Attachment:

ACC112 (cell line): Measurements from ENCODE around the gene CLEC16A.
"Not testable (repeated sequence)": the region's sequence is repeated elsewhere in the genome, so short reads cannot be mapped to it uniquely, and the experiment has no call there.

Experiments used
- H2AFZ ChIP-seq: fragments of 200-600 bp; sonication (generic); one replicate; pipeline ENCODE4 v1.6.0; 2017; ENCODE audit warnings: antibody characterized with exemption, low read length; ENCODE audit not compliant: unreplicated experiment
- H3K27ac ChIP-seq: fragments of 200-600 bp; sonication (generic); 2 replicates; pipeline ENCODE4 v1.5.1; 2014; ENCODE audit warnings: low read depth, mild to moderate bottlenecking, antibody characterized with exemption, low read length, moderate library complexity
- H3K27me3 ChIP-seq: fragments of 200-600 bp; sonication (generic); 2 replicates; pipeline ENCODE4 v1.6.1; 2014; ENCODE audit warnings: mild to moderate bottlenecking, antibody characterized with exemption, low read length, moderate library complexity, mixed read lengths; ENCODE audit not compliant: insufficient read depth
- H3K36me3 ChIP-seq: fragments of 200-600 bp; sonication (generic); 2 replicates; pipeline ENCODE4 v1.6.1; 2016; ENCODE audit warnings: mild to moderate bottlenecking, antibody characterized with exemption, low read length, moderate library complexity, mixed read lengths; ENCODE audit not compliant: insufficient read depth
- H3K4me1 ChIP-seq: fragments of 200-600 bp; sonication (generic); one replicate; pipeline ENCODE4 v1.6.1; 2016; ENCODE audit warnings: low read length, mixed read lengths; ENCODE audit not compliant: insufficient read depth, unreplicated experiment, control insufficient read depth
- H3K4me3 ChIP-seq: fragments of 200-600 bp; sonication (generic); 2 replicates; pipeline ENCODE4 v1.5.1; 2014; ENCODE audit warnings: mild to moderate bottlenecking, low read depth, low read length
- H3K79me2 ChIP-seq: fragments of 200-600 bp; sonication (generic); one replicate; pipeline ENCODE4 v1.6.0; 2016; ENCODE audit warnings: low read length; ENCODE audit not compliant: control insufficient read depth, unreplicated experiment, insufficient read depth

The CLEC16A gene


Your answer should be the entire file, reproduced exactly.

ACC112 (cell line): Measurements from ENCODE around the gene CLEC16A.
"Not testable (repeated sequence)": the region's sequence is repeated elsewhere in the genome, so short reads cannot be mapped to it uniquely, and the experiment has no call there.

Experiments used
- H2AFZ ChIP-seq: fragments of 200-600 bp; sonication (generic); one replicate; pipeline ENCODE4 v1.6.0; 2017; ENCODE audit warnings: antibody characterized with exemption, low read length; ENCODE audit not compliant: unreplicated experiment
- H3K27ac ChIP-seq: fragments of 200-600 bp; sonication (generic); 2 replicates; pipeline ENCODE4 v1.5.1; 2014; ENCODE audit warnings: low read depth, mild to moderate bottlenecking, antibody characterized with exemption, low read length, moderate library complexity
- H3K27me3 ChIP-seq: fragments of 200-600 bp; sonication (generic); 2 replicates; pipeline ENCODE4 v1.6.1; 2014; ENCODE audit warnings: mild to moderate bottlenecking, antibody characterized with exemption, low read length, moderate library complexity, mixed read lengths; ENCODE audit not compliant: insufficient read depth
- H3K36me3 ChIP-seq: fragments of 200-600 bp; sonication (generic); 2 replicates; pipeline ENCODE4 v1.6.1; 2016; ENCODE audit warnings: mild to moderate bottlenecking, antibody characterized with exemption, low read length, moderate library complexity, mixed read lengths; ENCODE audit not compliant: insufficient read depth
- H3K4me1 ChIP-seq: fragments of 200-600 bp; sonication (generic); one replicate; pipeline ENCODE4 v1.6.1; 2016; ENCODE audit warnings: low read length, mixed read lengths; ENCODE audit not compliant: insufficient read depth, unreplicated experiment, control insufficient read depth
- H3K4me3 ChIP-seq: fragments of 200-600 bp; sonication (generic); 2 replicates; pipeline ENCODE4 v1.5.1; 2014; ENCODE audit warnings: mild to moderate bottlenecking, low read depth, low read length
- H3K79me2 ChIP-seq: fragments of 200-600 bp; sonication (generic); one replicate; pipeline ENCODE4 v1.6.0; 2016; ENCODE audit warnings: low read length; ENCODE audit not compliant: control insufficient read depth, unreplicated experiment, insufficient read depth

The CLEC16A gene